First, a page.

As our aging population is growing rapidly and our expected lifespan has reached an all time high of 80 years or so, cognitive loss is inevitable. In fact, research has demonstrated that cognitive decline can occur as early as within the fourth decade of life. Nevertheless, cognitive loss can be restored. According to researchers at The Center for BrainHealth at The University of Texas at Dallas, brain function that has been lost can be improved with brain training that supports complex cognitive function and significantly improve overall cognitive brain health.
According to, Dr. Sandra Bond Chapman, founder and chief director of the Center for BrainHeath, and Dee Wyly, distinguished University Chair at The University of Texas at Dallas, commented recently that “Until recently, cognitive decline in healthy adults was viewed as an inevitable consequence of aging. This research shows that neuroplasticity can be harnessed to enhance brain performance and provides hope for individuals to improve their own mental capacity and cognitive brain health by habitually exercising higher-order thinking strategies no matter their age.”
The study found that 12 hours of directed brain training was able to induce and increase in blood flow, improve information communication across certain brain areas and expand structural connections between areas of the brain associated with new learning. The researchers were able to use 3 MRI-based measurements to gather data in randomized samples from individuals that ranged in age from 56 to 71 years of age.
The researchers found that there were 3 significant training-related brain changes associated with rest, which included an increase in both overall and regional brain blood flow, greater synchrony in certain brain networks, and an increase in white matter functionality.
According to Dr. Sina Aslan, founder and president of Advance MRI and collaborator on the study, “Advances in imaging are allowing us to measure brain change in a short time period. Through this research, we are able to see that cognitive training increases brain blood flow, which is a sensitive physiological marker of brain health. Previous research shows brain blood flow decreases in people beginning in their 20s. The finding that global brain blood flow can be increased with complex mental activity, as this study demonstrates, suggests that staying mentally active helps reverse and potentially prevent brain losses and cognitive decline with aging.” Aslan goes on further to point out that, the ability to increase blood circulation after brain training may have important clinical implications in both the aging populations as well as those who are diagnosed with brain dysfunction.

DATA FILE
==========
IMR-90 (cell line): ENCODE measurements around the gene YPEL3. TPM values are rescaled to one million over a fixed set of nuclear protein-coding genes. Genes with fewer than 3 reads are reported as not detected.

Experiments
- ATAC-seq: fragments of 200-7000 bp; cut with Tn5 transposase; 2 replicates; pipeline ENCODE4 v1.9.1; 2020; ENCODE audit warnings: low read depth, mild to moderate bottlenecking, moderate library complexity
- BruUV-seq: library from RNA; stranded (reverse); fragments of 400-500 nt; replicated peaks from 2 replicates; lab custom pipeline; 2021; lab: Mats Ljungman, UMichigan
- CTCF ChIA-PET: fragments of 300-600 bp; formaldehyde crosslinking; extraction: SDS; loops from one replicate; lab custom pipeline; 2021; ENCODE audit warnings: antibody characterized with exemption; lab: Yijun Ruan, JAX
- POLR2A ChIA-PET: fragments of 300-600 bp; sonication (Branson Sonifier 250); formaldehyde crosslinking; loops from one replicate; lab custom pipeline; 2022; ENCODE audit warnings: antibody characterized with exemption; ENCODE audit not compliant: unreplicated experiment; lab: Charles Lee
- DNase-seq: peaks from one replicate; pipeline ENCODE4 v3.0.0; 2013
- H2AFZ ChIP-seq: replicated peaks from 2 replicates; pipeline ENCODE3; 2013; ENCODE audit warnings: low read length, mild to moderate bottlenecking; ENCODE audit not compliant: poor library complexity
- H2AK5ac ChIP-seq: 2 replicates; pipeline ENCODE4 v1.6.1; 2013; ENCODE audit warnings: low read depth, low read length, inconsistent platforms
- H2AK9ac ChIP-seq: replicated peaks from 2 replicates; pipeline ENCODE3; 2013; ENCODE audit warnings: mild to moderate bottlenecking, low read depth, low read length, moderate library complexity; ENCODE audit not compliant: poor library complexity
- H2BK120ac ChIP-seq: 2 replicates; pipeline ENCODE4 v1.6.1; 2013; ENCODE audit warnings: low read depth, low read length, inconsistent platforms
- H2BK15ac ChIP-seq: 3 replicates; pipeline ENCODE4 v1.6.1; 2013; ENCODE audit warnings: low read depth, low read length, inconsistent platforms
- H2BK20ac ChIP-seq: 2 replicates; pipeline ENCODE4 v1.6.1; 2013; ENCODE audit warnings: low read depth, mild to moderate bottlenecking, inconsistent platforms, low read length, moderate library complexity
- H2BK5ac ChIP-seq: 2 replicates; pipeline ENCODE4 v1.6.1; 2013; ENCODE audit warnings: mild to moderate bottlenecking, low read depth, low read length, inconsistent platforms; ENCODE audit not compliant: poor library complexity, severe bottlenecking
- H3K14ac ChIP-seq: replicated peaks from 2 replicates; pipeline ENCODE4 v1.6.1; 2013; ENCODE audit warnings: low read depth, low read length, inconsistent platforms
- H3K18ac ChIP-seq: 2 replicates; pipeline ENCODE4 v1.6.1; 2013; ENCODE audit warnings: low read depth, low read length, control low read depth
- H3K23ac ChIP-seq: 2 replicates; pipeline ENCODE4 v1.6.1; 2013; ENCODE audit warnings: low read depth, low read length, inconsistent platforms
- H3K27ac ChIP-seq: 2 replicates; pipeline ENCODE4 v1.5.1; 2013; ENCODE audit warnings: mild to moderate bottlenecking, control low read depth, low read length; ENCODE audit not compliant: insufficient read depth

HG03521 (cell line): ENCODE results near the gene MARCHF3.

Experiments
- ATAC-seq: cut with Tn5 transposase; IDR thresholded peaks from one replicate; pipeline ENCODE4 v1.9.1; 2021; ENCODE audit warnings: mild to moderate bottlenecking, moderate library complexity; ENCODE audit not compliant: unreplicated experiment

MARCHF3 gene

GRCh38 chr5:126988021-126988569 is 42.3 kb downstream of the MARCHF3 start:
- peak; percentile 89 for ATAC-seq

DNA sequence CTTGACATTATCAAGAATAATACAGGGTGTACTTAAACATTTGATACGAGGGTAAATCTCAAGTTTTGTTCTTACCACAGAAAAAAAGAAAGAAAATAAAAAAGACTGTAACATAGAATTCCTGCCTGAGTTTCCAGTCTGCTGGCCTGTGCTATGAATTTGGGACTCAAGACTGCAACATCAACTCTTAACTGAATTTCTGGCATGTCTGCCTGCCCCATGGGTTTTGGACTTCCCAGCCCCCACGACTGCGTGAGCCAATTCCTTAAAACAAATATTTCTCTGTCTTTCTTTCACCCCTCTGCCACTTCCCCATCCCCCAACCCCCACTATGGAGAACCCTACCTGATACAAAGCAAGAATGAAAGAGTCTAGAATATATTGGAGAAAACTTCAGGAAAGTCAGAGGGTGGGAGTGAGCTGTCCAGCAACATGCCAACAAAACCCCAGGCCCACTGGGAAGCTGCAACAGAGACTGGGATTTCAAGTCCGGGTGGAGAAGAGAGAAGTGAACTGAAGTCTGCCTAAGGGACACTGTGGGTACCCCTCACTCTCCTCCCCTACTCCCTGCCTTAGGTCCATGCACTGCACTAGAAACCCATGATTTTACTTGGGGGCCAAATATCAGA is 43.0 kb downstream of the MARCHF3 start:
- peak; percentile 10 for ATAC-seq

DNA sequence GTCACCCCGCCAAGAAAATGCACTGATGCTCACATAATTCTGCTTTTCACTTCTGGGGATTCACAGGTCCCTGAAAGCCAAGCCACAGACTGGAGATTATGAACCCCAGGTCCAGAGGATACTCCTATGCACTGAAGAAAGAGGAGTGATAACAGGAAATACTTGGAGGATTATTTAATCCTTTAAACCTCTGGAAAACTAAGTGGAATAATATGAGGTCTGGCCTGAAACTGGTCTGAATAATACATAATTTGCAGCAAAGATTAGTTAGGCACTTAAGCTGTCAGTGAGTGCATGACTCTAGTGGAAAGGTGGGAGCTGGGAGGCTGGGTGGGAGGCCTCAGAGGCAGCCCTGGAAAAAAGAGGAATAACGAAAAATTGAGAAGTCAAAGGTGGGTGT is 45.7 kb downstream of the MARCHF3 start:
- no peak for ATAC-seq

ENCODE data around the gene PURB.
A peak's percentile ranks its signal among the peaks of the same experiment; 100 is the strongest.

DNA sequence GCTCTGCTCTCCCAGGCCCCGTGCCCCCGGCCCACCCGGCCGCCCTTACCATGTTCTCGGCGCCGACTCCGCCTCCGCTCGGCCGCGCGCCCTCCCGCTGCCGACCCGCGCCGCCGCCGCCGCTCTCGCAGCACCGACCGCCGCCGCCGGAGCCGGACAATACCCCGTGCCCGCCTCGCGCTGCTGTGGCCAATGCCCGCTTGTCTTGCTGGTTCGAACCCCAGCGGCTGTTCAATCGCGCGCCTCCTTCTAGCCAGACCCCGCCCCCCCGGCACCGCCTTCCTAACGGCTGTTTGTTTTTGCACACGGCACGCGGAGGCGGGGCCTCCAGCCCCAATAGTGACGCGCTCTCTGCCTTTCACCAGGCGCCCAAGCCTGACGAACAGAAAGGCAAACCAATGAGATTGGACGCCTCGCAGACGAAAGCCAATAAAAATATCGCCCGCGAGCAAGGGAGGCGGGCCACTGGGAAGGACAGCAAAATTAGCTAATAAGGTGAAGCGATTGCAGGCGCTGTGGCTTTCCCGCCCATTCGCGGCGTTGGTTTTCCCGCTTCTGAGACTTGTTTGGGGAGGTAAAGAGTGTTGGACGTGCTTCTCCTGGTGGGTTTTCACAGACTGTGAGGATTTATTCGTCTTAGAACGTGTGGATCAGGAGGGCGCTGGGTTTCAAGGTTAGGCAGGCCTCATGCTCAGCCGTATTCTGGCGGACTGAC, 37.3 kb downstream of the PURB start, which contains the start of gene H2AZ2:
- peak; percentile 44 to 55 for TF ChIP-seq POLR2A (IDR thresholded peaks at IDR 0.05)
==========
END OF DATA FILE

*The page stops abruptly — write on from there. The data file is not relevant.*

It has been proven that increases in levels of blood flow are linked to higher memory ability. With an increase of a little as 8 percent blood flow, many patients may be able to increase measurable brain function and improve over all brain function. Chapman also points out that younger adults may be able to achieve healthier brain habits early in adulthood to prevent or at least stave off cognitive decline in memory deficits.
The researchers were also able to observe improvement in two different cognitive areas: the ability of strategic reasoning and the ability to bring about abstraction to concepts.
The current research doesn’t address how long this training will be maintained, however, based on other evidence, they believe that as long as the process is maintained, it should be able to be utilized, so long as an individual stays mentally healthy and continues to use this strategy.
At this point, the current study provides information on the ability for the brain to provide cognitive plasticity (ability to learn) in response to a planed mental training program, which has been observed to enhance neurogenerative potential in the aging brain.
As the researchers point out, older Americans are apt to experience changes in their ability to remember and learn information, nevertheless, it is still possible to improve on these deficits. What is important is that advances in our ability to understand how the nervous system works is important to our understanding of how to correct brain dysfunction as it occurs. As we learn more about the nervous system, the more we can try to correct problems.
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